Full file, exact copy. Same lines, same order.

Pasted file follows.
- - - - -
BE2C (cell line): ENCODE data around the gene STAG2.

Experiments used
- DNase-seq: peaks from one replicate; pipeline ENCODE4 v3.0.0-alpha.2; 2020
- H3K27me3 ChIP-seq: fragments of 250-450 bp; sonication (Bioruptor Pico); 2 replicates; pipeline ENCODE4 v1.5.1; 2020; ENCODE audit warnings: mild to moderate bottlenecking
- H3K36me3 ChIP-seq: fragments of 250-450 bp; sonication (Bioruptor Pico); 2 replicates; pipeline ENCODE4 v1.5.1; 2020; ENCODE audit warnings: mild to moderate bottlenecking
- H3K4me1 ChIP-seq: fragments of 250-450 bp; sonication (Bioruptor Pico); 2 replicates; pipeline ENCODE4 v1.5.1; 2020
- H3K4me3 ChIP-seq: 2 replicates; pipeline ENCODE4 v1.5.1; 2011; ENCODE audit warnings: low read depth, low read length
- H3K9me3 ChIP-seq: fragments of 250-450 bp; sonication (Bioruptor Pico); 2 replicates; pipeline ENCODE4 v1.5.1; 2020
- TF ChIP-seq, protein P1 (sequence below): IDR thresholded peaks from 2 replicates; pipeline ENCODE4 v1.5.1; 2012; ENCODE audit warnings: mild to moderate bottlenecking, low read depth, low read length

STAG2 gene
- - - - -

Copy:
BE2C (cell line): ENCODE data around the gene STAG2.

Experiments used
- DNase-seq: peaks from one replicate; pipeline ENCODE4 v3.0.0-alpha.2; 2020
- H3K27me3 ChIP-seq: fragments of 250-450 bp; sonication (Bioruptor Pico); 2 replicates; pipeline ENCODE4 v1.5.1; 2020; ENCODE audit warnings: mild to moderate bottlenecking
- H3K36me3 ChIP-seq: fragments of 250-450 bp; sonication (Bioruptor Pico); 2 replicates; pipeline ENCODE4 v1.5.1; 2020; ENCODE audit warnings: mild to moderate bottlenecking
- H3K4me1 ChIP-seq: fragments of 250-450 bp; sonication (Bioruptor Pico); 2 replicates; pipeline ENCODE4 v1.5.1; 2020
- H3K4me3 ChIP-seq: 2 replicates; pipeline ENCODE4 v1.5.1; 2011; ENCODE audit warnings: low read depth, low read length
- H3K9me3 ChIP-seq: fragments of 250-450 bp; sonication (Bioruptor Pico); 2 replicates; pipeline ENCODE4 v1.5.1; 2020
- TF ChIP-seq, protein P1 (sequence below): IDR thresholded peaks from 2 replicates; pipeline ENCODE4 v1.5.1; 2012; ENCODE audit warnings: mild to moderate bottlenecking, low read depth, low read length

STAG2 gene